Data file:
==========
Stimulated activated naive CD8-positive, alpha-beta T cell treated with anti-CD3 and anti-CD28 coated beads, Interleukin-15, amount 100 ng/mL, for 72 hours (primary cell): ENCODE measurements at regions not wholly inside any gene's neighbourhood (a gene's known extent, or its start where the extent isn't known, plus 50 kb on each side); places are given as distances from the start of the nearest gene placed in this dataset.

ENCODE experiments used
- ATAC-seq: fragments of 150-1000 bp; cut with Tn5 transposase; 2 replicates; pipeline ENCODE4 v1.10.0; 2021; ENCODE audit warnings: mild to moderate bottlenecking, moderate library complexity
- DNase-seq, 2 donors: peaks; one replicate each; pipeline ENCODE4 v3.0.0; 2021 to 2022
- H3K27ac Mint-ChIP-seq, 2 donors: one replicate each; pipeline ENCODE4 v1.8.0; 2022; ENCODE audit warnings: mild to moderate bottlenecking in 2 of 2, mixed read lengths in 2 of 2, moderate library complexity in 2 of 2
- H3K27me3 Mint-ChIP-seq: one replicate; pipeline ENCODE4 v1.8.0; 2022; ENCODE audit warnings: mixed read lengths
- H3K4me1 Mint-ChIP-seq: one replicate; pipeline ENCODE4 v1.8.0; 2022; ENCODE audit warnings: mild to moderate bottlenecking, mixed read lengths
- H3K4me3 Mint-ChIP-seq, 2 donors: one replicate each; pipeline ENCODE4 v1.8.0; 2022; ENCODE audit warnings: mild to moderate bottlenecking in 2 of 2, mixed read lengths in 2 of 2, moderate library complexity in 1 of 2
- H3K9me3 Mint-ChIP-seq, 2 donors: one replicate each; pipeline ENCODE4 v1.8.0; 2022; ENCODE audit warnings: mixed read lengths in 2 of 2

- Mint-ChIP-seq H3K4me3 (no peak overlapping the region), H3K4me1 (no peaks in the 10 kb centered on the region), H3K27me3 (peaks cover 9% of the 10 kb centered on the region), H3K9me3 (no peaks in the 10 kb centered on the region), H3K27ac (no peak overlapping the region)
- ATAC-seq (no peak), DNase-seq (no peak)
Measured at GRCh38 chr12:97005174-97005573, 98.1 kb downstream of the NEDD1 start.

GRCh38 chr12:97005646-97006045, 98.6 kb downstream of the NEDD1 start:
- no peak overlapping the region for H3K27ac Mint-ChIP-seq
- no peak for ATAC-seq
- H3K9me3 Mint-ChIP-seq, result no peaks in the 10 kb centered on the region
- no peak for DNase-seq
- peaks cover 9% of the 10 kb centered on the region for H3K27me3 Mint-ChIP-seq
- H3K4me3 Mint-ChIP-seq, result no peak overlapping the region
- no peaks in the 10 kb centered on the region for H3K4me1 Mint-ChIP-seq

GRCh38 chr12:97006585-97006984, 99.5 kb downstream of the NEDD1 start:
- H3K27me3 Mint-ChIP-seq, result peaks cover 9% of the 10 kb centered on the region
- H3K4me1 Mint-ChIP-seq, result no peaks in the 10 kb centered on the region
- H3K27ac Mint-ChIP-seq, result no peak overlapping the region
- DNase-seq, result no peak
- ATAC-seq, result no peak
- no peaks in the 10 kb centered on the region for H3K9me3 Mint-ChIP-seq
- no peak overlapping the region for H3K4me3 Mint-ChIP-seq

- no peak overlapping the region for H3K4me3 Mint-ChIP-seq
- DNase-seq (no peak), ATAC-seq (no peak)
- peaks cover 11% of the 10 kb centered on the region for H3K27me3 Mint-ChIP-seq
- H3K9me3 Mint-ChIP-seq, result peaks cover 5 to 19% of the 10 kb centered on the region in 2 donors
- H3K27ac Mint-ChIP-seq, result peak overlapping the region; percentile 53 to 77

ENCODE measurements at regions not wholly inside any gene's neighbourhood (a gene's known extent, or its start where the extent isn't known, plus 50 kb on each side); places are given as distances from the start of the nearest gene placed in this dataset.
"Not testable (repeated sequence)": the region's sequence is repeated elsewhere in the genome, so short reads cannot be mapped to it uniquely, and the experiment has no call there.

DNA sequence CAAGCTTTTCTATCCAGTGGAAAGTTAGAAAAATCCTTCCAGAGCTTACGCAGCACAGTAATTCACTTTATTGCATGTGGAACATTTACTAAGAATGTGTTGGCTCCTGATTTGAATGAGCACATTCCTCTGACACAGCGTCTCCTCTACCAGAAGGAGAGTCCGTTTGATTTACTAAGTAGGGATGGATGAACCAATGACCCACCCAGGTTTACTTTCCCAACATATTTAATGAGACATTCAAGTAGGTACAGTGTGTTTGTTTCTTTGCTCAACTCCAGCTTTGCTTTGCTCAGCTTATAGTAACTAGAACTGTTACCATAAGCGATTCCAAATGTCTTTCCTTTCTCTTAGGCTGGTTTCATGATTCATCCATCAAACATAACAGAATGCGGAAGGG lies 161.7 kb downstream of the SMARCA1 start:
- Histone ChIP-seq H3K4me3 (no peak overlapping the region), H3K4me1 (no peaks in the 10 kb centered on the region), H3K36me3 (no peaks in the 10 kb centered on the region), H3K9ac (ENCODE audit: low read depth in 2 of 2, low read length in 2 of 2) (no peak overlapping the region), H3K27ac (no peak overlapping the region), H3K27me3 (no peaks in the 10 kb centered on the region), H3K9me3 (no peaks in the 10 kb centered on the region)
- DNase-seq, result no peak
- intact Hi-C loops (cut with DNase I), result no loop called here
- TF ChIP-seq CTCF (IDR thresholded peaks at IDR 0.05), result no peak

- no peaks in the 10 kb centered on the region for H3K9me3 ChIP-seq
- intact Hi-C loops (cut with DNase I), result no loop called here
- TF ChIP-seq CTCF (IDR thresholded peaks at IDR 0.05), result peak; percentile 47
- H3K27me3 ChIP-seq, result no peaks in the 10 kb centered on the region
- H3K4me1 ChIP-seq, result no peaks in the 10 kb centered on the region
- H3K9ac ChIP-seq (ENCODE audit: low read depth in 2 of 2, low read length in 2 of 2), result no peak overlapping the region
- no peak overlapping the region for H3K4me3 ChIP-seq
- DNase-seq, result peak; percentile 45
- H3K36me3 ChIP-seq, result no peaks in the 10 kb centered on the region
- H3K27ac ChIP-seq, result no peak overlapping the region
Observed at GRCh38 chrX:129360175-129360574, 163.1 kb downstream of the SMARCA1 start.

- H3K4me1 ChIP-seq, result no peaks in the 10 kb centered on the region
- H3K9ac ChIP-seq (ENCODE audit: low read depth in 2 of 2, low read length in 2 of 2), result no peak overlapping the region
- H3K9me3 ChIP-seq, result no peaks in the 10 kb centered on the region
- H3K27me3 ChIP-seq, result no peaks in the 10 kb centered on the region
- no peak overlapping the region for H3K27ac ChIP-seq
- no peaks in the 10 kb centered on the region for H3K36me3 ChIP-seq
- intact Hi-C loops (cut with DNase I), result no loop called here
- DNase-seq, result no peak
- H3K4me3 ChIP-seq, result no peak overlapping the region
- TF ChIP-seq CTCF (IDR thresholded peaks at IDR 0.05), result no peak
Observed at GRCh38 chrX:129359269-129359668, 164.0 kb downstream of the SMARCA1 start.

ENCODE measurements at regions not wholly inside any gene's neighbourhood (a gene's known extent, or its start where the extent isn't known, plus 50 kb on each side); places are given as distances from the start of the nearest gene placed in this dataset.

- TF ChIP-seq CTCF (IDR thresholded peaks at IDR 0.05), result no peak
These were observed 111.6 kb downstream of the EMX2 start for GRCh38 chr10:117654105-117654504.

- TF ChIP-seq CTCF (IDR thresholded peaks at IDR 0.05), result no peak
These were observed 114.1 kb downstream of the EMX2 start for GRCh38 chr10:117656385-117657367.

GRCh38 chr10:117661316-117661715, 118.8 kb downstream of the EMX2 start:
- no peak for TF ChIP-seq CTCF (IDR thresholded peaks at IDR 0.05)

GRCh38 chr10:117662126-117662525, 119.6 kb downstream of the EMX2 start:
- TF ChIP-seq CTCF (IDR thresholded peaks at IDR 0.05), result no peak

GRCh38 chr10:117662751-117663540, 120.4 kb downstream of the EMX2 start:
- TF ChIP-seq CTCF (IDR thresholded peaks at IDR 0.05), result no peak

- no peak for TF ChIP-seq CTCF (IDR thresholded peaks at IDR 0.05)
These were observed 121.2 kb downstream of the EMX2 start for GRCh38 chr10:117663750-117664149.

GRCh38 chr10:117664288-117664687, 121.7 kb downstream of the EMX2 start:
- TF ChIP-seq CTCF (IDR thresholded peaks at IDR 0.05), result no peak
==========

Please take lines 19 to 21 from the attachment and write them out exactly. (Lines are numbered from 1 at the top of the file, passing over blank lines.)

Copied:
- H3K4me3 Mint-ChIP-seq, result no peak overlapping the region
- no peaks in the 10 kb centered on the region for H3K4me1 Mint-ChIP-seq

GRCh38 chr12:97006585-97006984, 99.5 kb downstream of the NEDD1 start: